Femoral press-fit fixation in ACL reconstruction using bone-patellar tendon-bone autograft: results at 15 years follow-up

BMC Musculoskelet Disord. 2012 Jun 27;13:115. doi: 10.1186/1471-2474-13-115.

Abstract

Background: If anterior cruciate ligament (ACL) reconstruction is to be performed, decision regarding graft choice and its fixation remains one of the most controversial. Multiple techniques for ACL reconstruction are available. To avoid disadvantages related to fixation devices, a hardware-free, press-fit ACL reconstruction technique was developed. The aim of this study was to evaluate clinical outcome and osteoarthritis progression in long term after ACL reconstruction with central third patellar-tendon autograft fixed to femur by press-fit technique.

Methods: Fifty two patients met inclusion/excusion criteria for this study. The patients were assessed preoperatively and at 15 years after surgery with International Knee Documentation Committee Knee Ligament Evaluation Form, Lysholm knee score, Tegner activity scale and radiographs.

Results: Good overall clinical outcomes and self-reported assessments were documented, and remained good at 15 years. The mean Lysholm and Tegner scores improved from 59.7 ± 18.5 and 4.2 ± 1.0 preoperatively to 86.4 ± 5.6 (p = 0.004) and 6.9 ± 1.4 (p = 0.005) respectively at follow-up. The IKDC subjective score improved from 60.1 ± 9.2 to 80.2 ± 8.1 (p = 0.003). According to IKDC objective score, 75% of patients had normal or nearly normal knee joints at follow-up. Grade 0 or 1 results were seen in 85% of patients on laxity testing. Degenerative changes were found in 67% of patients. There was no correlation between arthritic changes and stability of knee and subjective evaluation (p > 0.05).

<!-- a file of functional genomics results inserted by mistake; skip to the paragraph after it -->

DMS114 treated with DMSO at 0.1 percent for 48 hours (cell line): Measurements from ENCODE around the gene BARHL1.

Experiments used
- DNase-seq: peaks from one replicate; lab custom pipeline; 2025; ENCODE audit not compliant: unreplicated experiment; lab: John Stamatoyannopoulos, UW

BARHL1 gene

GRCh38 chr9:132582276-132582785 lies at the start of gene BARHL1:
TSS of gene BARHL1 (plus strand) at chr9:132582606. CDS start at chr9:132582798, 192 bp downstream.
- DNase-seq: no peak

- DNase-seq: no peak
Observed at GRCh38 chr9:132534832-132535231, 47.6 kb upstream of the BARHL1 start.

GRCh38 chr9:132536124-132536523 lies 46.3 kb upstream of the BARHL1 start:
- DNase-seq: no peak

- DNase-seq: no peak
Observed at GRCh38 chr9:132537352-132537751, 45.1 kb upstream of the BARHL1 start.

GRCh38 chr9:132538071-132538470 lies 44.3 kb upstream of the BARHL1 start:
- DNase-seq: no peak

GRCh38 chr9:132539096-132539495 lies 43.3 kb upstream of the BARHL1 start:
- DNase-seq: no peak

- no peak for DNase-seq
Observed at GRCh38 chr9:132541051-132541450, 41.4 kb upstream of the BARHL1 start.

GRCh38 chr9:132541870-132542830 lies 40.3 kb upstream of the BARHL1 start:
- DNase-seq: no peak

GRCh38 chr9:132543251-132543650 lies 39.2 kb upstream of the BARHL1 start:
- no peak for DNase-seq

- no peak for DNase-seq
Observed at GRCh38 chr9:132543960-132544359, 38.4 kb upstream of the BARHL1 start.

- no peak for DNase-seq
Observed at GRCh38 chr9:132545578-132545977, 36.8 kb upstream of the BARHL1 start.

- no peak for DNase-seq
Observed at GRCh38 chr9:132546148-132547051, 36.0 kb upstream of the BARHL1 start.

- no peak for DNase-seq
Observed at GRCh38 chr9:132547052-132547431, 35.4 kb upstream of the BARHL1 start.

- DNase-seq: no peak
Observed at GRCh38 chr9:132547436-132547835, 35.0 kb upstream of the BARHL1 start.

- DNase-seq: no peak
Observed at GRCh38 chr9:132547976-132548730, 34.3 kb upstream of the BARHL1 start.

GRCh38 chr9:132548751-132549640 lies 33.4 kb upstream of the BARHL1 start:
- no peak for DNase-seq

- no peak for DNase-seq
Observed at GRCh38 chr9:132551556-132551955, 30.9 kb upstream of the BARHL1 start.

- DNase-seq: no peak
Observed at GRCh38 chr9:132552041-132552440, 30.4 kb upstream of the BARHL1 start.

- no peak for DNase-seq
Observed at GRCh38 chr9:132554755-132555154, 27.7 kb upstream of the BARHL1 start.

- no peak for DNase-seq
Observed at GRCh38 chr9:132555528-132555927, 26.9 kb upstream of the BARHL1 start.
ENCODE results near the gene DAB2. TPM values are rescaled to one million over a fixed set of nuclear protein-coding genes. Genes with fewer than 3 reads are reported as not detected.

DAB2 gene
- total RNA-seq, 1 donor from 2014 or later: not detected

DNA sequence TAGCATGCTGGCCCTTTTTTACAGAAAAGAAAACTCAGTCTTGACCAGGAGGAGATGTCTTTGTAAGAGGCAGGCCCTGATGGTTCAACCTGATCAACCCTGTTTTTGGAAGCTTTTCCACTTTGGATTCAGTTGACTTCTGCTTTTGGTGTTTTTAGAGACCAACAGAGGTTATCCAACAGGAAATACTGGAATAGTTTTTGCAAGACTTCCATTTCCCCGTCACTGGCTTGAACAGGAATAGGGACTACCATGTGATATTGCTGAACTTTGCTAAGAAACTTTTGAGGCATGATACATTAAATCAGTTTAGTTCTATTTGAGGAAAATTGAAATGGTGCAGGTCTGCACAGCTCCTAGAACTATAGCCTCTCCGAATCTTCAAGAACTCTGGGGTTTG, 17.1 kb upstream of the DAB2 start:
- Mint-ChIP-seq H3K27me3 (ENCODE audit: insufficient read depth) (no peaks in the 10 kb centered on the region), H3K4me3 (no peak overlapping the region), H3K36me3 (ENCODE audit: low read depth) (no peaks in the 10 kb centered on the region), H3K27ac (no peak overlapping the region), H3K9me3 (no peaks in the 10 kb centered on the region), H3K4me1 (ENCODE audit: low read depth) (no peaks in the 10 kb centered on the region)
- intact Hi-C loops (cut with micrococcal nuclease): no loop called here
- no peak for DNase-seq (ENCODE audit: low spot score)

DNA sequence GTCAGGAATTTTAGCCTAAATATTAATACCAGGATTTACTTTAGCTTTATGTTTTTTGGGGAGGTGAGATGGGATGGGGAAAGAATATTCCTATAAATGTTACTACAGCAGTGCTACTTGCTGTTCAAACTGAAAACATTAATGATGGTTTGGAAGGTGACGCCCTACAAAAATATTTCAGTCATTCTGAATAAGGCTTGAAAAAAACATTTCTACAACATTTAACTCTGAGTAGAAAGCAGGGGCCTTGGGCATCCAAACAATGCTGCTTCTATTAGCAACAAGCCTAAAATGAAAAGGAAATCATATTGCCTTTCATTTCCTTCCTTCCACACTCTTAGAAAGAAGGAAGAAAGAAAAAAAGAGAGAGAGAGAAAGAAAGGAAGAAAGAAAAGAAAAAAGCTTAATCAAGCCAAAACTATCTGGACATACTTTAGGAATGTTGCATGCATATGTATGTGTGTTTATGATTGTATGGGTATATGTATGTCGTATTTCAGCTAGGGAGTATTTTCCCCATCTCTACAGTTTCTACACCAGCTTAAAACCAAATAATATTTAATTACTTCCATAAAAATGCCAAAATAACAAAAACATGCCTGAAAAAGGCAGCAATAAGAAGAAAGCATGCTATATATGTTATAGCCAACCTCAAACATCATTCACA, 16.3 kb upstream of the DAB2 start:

Conclusions: ACL reconstruction with patellar tendon autograft fixed to femur with press-fit technique allows to achieve good self-reported assessments and clinical ligament evaluation up to 15 years. Advantages of the bone-patellar-tendon-bone (BPTB) press-fit fixation include unlimited bone-to-bone healing, cost effectiveness, avoidance of disadvantages associated with hardware, and ease for revision surgery. BPTB femoral press-fit fixation technique can be safely applied in clinical practice and enables patients to return to preinjury activities including high-risk sports.

MeSH terms

  • Adolescent
  • Adult
  • Anterior Cruciate Ligament / physiopathology
  • Anterior Cruciate Ligament / surgery*
  • Anterior Cruciate Ligament Injuries
  • Anterior Cruciate Ligament Reconstruction / adverse effects
  • Anterior Cruciate Ligament Reconstruction / methods*
  • Biomechanical Phenomena
  • Bone Transplantation* / adverse effects
  • Female
  • Femur / surgery*
  • Follow-Up Studies
  • Humans
  • Knee Injuries / physiopathology
  • Knee Injuries / surgery*
  • Male
  • Osteoarthritis, Knee / etiology
  • Patellar Ligament / transplantation*
  • Range of Motion, Articular
  • Recovery of Function
  • Tibia / transplantation*
  • Time Factors
  • Transplantation, Autologous
  • Treatment Outcome
  • Young Adult